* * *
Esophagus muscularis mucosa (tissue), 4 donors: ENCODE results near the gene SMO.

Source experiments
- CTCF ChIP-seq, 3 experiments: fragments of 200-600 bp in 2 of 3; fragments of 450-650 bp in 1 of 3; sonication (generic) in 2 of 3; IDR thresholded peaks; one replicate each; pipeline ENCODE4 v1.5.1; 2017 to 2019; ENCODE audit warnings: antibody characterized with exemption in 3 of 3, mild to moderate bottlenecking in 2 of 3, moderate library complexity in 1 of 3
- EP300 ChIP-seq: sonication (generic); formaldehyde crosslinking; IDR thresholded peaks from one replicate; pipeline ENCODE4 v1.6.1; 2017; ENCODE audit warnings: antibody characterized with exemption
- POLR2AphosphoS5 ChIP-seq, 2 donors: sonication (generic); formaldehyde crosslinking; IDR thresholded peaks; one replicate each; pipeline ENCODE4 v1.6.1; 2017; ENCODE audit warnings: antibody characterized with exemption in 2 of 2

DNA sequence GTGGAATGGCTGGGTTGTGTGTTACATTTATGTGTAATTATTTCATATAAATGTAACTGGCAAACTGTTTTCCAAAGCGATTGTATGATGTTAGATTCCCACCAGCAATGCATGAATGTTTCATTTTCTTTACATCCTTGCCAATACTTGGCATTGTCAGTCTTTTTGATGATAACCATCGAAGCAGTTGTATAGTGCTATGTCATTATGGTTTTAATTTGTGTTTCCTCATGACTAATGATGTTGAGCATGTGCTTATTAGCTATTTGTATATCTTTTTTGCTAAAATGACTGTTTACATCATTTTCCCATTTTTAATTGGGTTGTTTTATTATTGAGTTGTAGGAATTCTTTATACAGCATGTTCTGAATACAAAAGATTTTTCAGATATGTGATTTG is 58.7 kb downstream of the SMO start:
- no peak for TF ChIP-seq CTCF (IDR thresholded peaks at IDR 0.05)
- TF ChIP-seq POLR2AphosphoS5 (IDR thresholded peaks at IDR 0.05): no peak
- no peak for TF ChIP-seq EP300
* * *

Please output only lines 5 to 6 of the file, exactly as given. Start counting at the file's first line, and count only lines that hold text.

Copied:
- POLR2AphosphoS5 ChIP-seq, 2 donors: sonication (generic); formaldehyde crosslinking; IDR thresholded peaks; one replicate each; pipeline ENCODE4 v1.6.1; 2017; ENCODE audit warnings: antibody characterized with exemption in 2 of 2

DNA sequence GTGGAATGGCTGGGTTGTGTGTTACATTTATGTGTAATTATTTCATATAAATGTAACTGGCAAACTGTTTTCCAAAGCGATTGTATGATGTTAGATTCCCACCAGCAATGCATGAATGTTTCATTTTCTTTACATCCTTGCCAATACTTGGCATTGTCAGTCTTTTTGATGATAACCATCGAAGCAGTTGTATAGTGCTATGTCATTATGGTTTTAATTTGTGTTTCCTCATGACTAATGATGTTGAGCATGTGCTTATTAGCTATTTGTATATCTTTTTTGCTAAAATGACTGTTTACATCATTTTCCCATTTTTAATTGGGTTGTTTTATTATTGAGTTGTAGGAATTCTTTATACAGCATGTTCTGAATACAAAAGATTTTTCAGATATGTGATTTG is 58.7 kb downstream of the SMO start: